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In this timely book two priest-scholars, Ephraim Radner and Philip Turner, examine the future of the concept of "communion" as a viable church structure, tracing its historical development as a self-conscious Anglican third way ...
In this timely book two priest-scholars, Ephraim Radner and Philip Turner, examine the future of the concept of "communion" as a viable church structure, tracing its historical development as a self-conscious Anglican third way between Protestant congregationalism and Catholic centralism. In examining this essential issue, Radner and Turner relate the specific challenges of the U.S. Episcopal Church to the unity of the worldwide communion, touching on such divisive subjects as the place of Scripture, liberal theology, and episcopal authority. Their discussion is at once measured and impassioned, erudite and practical.
Compelling reading for Episcopalians and those in other traditions who are searching for a truly Christian approach to these thorny topics, The Fate of Communion is a forthright, direct examination of a church in turmoil.
|Introduction : unity, obedience, and the shape of communion||1|
|1||The end of a church and the triumph of denominationalism : on how to think about what is happening in the Episcopal church||15|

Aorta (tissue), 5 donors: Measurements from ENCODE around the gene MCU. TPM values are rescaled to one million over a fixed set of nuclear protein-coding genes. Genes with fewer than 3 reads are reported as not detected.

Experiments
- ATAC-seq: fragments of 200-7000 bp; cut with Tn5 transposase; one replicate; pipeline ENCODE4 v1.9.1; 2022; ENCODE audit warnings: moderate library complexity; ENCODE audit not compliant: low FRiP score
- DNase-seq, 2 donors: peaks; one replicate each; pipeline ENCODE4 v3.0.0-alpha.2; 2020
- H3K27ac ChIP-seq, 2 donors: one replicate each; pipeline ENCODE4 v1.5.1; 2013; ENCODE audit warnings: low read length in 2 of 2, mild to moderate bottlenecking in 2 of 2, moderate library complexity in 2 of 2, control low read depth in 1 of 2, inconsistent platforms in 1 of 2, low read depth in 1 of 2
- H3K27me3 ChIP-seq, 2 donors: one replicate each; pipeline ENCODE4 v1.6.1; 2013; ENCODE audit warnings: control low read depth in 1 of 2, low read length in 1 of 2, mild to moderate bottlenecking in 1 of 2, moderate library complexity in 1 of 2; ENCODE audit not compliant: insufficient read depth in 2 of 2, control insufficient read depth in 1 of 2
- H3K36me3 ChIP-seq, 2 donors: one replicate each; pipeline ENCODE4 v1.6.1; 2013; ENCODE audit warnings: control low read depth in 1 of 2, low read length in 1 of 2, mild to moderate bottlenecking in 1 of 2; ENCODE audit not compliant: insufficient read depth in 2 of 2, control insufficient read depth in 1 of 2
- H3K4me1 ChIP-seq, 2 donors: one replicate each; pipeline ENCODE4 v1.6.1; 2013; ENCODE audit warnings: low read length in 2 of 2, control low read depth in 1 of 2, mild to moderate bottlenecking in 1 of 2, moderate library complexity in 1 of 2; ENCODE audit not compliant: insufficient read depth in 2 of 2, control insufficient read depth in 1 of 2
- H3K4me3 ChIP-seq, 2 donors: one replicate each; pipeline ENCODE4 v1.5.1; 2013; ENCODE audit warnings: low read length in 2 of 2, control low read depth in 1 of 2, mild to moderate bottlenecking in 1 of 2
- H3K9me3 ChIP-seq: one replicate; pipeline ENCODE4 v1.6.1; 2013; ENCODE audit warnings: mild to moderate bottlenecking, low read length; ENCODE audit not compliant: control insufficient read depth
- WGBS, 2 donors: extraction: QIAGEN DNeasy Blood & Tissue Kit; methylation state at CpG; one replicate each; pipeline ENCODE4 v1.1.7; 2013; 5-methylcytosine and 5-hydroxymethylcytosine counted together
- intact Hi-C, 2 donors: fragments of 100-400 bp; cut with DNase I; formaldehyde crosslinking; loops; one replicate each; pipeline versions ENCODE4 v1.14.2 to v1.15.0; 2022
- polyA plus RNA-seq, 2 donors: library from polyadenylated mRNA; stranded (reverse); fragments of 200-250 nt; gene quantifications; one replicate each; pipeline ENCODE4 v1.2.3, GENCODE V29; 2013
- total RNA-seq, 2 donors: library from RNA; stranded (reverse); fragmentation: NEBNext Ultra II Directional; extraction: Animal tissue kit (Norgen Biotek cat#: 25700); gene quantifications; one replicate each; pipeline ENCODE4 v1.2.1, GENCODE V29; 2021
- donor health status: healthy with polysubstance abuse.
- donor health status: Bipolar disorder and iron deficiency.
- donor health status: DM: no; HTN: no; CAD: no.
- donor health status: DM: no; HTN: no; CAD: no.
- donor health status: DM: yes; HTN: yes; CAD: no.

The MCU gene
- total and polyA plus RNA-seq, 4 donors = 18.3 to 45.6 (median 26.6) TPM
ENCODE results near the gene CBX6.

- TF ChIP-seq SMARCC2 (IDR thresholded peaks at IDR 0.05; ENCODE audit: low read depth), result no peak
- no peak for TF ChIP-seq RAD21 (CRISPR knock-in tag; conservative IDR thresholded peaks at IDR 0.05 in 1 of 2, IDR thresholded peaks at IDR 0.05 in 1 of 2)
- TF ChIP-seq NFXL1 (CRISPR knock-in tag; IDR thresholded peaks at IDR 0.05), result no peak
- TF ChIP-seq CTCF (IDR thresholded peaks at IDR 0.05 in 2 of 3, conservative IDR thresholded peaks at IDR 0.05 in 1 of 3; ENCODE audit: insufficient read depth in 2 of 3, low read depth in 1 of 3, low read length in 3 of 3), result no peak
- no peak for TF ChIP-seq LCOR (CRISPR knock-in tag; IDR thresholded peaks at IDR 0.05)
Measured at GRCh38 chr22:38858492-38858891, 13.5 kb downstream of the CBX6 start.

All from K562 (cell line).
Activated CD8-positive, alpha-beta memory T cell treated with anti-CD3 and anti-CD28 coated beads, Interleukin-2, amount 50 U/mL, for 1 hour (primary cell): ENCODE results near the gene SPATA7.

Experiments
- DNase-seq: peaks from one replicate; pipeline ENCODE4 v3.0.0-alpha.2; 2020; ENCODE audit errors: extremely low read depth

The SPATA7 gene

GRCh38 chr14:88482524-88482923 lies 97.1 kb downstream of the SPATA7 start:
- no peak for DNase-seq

|2||Children of Cain : the oxymoron of American Catholicism||25|
|3||Apprehending the truth : Anglican conservatism and common discernment||59|
|4||The scriptural community : authority in Anglicanism||90|
|5||Diversity and integrity : the challenges of life together||113|
|6||Episcopal authority within a communion of churches||135|
|7||The Virginia report : how firm a foundation?||165|
|8||The Windsor report : a defining moment for a worldwide communion||198|
|9||Conciliarity and the American evasion of communion||220|
|10||ECUSA's God and the idols of liberal Protestantism||243|
|11||The humiliation of Anglicanism and Christian life||252|
|Conclusion : the world is waiting for holiness||276|